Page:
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SEARCH Organizes Successful GJXDM Users' ConferenceBack
SEARCH staff Catherine Plummer was one of the moderators at the GJXDM Users' Conference.
The Users' Conference was intended to support nationwide implementations of the GJXDM by offering detailed information on the application of XML technologies, specifically using the GJXDM, to enable and facilitate all aspects of justice information sharing; the delivery of justice, public safety and incident management; and the securing of our homeland.
The conference was sponsored by the Bureau of Justice Assistance (BJA), in partnership with SEARCH and the GJXDM Training and Technical Assistance Committee. The successful event drew practitioners nationwide to hear from experts about the practical application of the GJXDM and to network with their peers, and featured a keynote address on collaborative leadership from BJA Director Domingo Herraiz.
The conference featured a range of sessions focusing on the policy and technical drivers pushing organizations to adopt the GJXDM and on specific implementation tools and techniques. Sessions were offered tailored to policy, management, operations and technical staff. Speakers were featured from a variety of federal and state agencies, justice organizations and solution providers, including the U.S. DOJ and DHS, the states of Pennsylvania, Wisconsin, Ohio, California, Massachusetts, Washington and Arizona, SEARCH, Georgia Tech Research Institute, National Center for State Courts, NLETS and the IJIS Institute.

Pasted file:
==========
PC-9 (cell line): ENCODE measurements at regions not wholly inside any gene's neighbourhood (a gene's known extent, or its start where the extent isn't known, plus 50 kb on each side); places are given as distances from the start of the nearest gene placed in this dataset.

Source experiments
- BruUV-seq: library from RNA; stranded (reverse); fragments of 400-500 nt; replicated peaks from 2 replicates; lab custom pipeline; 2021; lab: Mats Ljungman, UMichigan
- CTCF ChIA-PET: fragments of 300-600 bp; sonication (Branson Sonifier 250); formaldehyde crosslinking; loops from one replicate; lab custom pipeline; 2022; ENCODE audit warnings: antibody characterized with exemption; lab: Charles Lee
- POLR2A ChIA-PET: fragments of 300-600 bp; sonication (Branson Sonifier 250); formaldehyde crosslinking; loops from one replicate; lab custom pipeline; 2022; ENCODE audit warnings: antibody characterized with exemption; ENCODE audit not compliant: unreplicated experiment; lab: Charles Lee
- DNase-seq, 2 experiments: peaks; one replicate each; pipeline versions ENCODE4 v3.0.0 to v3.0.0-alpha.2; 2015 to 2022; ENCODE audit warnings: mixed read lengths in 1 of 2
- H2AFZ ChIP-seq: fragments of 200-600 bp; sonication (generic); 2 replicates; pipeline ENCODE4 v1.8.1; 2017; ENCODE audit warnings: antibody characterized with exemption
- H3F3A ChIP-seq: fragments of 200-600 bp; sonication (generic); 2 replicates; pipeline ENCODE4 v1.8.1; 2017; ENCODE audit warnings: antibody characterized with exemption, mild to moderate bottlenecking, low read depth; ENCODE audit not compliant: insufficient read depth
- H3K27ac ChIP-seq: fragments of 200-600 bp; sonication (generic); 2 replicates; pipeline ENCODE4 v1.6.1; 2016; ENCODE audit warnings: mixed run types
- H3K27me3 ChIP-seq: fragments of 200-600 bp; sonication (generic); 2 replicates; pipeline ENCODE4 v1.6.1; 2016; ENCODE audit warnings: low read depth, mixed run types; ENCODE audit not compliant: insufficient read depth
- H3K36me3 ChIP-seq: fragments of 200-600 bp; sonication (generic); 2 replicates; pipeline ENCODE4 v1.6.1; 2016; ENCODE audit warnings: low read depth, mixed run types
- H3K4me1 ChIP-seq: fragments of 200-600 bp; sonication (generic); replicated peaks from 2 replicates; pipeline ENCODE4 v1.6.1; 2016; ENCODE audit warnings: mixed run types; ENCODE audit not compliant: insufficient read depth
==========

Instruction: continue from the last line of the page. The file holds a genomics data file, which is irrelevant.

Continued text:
See the conference Web site, which features downloadable PowerPoints of many of the conference presentations.
XML: An enabler for increasing the sharing of information, and a key technology for assisting government organizations in exchanging information and conducting business. It's been called "the glue to interoperability."
GJXDM: An XML standard designed specifically for the information exchange requirements of the justice and public safety communities, providing them with a tool to effectively share data and information in a timely manner. The Global JXDM removes the burden from agencies to independently create exchange standards, and because of its extensibility, there is more flexibility to deal with unique agency requirements and changes. Through the use of a common vocabulary that is understood system to system, Global JXDM enables access from multiple sources and reuse in multiple applications. For details, see DOJ's GJXDM Web site.